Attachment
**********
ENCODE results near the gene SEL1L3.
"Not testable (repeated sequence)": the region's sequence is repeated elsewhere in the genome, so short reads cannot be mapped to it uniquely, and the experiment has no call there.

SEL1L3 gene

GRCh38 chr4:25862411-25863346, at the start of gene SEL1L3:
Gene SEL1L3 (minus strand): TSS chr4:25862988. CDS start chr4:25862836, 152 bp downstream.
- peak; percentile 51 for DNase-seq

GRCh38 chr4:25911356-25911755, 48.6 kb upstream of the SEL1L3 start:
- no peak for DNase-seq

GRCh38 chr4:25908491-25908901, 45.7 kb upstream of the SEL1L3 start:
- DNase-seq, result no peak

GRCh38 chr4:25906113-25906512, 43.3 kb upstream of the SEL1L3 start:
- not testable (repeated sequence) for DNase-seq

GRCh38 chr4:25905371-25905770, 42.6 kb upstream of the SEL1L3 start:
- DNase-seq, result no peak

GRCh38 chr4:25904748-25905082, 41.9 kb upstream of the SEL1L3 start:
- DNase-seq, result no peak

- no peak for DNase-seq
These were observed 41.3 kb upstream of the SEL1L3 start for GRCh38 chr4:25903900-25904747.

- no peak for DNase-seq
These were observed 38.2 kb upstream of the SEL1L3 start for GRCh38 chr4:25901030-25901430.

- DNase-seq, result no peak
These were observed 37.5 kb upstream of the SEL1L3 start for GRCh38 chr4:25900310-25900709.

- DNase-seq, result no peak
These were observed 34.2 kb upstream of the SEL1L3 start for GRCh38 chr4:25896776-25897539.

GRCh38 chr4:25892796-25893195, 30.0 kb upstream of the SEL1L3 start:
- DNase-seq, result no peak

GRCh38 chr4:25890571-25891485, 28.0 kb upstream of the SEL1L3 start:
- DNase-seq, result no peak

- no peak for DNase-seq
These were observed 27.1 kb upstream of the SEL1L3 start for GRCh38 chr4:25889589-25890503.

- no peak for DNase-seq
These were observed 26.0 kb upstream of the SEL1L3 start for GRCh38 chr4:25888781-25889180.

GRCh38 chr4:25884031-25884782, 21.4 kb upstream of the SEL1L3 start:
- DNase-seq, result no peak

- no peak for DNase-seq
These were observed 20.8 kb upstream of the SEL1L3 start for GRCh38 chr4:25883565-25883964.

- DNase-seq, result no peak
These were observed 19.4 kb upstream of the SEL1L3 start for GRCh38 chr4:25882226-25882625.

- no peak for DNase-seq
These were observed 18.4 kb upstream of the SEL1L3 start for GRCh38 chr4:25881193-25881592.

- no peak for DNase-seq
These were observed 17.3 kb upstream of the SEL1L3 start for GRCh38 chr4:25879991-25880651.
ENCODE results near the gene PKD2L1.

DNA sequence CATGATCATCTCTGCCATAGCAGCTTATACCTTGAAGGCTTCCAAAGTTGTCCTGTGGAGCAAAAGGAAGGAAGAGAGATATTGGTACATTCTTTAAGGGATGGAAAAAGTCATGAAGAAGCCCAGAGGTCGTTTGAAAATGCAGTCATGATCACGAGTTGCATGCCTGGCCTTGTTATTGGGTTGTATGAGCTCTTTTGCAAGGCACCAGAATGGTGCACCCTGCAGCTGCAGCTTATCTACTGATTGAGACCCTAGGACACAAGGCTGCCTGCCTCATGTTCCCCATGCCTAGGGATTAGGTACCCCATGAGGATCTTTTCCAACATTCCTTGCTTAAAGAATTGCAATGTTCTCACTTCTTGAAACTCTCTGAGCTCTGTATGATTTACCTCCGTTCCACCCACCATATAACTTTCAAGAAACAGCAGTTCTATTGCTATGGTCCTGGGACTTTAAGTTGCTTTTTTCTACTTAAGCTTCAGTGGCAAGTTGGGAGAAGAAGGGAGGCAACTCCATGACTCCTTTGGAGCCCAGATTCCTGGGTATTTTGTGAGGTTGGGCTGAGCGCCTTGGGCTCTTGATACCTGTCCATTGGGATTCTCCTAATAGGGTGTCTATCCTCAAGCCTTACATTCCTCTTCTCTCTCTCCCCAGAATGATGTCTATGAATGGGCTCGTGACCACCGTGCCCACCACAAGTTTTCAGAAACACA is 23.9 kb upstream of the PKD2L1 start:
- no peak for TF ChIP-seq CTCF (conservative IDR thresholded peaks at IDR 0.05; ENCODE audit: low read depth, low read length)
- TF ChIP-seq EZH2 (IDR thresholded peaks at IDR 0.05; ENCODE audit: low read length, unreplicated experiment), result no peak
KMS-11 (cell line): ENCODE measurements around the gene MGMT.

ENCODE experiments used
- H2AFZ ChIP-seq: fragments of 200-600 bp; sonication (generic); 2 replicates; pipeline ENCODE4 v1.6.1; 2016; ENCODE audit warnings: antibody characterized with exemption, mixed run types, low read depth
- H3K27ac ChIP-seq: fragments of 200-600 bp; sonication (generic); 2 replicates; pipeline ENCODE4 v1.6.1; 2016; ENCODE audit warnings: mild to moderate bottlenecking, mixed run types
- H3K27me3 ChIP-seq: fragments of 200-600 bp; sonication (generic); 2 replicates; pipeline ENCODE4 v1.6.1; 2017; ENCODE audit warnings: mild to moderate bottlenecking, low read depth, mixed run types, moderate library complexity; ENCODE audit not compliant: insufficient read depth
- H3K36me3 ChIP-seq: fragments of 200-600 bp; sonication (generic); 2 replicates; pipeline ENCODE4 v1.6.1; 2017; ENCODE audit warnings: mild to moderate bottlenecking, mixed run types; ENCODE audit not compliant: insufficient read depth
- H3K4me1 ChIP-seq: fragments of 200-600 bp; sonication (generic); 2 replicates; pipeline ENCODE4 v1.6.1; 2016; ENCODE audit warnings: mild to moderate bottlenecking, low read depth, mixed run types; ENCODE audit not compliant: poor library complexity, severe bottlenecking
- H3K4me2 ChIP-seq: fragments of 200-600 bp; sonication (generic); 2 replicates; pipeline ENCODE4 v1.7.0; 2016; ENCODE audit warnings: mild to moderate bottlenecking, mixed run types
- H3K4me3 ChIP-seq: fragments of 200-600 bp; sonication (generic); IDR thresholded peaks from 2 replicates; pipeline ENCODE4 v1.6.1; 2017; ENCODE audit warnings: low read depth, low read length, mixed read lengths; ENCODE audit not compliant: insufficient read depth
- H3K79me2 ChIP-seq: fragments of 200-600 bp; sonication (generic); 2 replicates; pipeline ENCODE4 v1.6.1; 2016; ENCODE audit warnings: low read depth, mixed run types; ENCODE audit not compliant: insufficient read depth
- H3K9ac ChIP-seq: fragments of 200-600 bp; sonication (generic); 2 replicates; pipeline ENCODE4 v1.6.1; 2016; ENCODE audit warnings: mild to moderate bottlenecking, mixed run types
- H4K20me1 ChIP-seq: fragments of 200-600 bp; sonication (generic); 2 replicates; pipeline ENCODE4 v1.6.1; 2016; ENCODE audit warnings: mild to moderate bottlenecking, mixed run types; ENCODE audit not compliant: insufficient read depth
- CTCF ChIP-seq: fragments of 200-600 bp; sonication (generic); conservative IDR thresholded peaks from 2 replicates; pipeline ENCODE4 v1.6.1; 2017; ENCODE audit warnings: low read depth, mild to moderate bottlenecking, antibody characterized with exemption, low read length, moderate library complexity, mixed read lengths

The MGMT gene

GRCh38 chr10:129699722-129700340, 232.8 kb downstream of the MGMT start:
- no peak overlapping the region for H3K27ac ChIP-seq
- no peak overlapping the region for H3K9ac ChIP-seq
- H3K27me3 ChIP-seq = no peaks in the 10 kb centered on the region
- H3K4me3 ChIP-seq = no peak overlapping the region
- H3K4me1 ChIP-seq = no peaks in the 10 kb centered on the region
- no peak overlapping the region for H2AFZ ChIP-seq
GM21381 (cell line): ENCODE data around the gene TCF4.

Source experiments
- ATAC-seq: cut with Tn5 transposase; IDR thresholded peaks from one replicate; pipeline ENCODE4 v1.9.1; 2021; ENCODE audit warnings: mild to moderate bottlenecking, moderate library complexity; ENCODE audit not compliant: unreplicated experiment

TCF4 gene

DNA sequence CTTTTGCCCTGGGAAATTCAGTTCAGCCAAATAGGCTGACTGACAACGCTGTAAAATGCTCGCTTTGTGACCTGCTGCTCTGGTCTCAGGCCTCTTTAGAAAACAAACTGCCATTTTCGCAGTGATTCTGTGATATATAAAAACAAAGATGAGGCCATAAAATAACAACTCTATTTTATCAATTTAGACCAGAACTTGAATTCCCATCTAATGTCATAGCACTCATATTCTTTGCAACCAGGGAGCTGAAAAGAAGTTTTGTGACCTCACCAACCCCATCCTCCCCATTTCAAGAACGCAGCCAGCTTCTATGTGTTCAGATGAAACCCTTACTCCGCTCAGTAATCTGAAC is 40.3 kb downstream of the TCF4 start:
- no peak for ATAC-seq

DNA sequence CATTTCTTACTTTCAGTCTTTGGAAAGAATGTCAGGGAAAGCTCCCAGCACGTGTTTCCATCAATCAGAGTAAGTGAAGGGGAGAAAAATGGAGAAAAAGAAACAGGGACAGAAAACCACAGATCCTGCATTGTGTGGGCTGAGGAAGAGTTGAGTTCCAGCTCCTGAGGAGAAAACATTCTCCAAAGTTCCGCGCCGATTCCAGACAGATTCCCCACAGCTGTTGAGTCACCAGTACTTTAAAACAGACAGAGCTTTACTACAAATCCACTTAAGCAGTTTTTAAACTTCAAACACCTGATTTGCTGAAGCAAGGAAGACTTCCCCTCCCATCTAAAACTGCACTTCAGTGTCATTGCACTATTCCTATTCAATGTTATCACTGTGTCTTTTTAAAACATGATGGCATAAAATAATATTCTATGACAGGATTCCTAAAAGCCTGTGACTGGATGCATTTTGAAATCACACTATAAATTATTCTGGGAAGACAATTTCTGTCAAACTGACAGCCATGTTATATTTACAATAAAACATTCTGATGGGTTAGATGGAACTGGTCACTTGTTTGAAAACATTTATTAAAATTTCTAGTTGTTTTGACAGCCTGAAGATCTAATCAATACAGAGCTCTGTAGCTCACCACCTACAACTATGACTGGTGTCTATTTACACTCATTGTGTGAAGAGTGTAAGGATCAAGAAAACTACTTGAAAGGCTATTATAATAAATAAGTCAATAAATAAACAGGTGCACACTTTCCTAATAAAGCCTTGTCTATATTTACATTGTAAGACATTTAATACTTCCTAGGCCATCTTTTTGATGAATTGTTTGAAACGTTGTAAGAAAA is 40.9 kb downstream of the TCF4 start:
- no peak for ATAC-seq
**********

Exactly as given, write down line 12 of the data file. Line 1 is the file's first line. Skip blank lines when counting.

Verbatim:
- not testable (repeated sequence) for DNase-seq